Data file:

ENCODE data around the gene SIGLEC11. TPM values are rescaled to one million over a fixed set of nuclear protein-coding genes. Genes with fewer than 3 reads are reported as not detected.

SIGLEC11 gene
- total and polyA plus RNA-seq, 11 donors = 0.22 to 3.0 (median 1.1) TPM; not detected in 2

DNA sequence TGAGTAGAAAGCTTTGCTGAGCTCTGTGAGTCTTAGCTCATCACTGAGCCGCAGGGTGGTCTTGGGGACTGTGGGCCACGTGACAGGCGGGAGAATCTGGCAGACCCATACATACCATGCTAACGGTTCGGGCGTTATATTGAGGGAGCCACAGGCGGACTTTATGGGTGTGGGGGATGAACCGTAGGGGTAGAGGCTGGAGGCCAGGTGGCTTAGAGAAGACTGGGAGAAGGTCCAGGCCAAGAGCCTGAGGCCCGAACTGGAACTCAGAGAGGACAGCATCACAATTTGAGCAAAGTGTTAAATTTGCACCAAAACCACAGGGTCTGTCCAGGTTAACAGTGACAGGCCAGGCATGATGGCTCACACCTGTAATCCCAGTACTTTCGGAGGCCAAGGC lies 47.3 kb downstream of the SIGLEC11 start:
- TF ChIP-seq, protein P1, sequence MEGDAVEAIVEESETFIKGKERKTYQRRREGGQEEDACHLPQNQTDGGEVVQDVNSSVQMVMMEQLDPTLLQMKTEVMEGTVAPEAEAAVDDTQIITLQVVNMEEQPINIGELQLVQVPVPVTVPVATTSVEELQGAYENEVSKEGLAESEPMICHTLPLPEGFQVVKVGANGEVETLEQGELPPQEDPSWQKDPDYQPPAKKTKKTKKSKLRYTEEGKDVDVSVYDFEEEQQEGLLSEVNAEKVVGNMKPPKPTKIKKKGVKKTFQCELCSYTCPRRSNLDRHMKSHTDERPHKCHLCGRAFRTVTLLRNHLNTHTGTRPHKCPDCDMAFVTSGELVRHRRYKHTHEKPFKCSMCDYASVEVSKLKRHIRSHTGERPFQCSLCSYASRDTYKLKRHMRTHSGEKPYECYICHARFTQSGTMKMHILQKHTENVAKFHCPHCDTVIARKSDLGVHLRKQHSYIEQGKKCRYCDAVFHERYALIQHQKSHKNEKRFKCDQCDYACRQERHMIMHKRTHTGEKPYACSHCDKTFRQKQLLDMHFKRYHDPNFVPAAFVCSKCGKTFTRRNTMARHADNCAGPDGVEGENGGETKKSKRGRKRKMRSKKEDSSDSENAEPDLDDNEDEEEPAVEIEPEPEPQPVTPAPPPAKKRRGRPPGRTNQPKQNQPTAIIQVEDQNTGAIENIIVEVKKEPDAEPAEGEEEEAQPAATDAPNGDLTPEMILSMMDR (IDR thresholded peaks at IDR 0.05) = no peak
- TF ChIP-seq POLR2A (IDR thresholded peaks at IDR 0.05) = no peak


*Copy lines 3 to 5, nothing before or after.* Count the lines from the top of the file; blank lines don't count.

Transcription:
- total and polyA plus RNA-seq, 11 donors = 0.22 to 3.0 (median 1.1) TPM; not detected in 2

DNA sequence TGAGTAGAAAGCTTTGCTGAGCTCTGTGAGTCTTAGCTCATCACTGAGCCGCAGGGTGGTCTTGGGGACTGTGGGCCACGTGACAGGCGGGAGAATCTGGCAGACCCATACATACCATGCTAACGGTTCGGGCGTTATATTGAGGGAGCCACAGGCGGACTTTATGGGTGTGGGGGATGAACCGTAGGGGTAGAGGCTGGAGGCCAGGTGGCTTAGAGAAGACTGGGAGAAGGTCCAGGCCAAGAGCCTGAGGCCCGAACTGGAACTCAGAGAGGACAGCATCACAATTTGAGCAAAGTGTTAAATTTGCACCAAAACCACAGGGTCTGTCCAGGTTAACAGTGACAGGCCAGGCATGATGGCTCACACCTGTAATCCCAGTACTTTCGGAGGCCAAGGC lies 47.3 kb downstream of the SIGLEC11 start:
- TF ChIP-seq, protein P1, sequence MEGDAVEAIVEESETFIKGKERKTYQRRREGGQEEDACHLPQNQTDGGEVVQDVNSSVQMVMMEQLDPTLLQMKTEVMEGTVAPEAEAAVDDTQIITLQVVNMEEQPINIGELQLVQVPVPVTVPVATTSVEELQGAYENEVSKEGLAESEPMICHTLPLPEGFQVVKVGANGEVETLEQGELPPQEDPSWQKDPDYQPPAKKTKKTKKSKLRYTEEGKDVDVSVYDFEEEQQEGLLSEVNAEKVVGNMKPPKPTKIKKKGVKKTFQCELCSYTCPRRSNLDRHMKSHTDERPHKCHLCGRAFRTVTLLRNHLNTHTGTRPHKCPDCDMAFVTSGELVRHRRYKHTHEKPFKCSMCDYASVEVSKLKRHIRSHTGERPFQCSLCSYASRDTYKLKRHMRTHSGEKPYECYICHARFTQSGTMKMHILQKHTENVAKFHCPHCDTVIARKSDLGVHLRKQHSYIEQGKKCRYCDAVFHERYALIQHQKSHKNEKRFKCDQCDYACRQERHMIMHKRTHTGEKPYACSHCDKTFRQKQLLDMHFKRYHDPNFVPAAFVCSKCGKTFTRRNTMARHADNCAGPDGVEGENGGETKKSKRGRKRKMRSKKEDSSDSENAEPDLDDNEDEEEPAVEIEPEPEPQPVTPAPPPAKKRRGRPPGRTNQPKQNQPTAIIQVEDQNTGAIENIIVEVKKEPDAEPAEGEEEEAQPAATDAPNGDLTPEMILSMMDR (IDR thresholded peaks at IDR 0.05) = no peak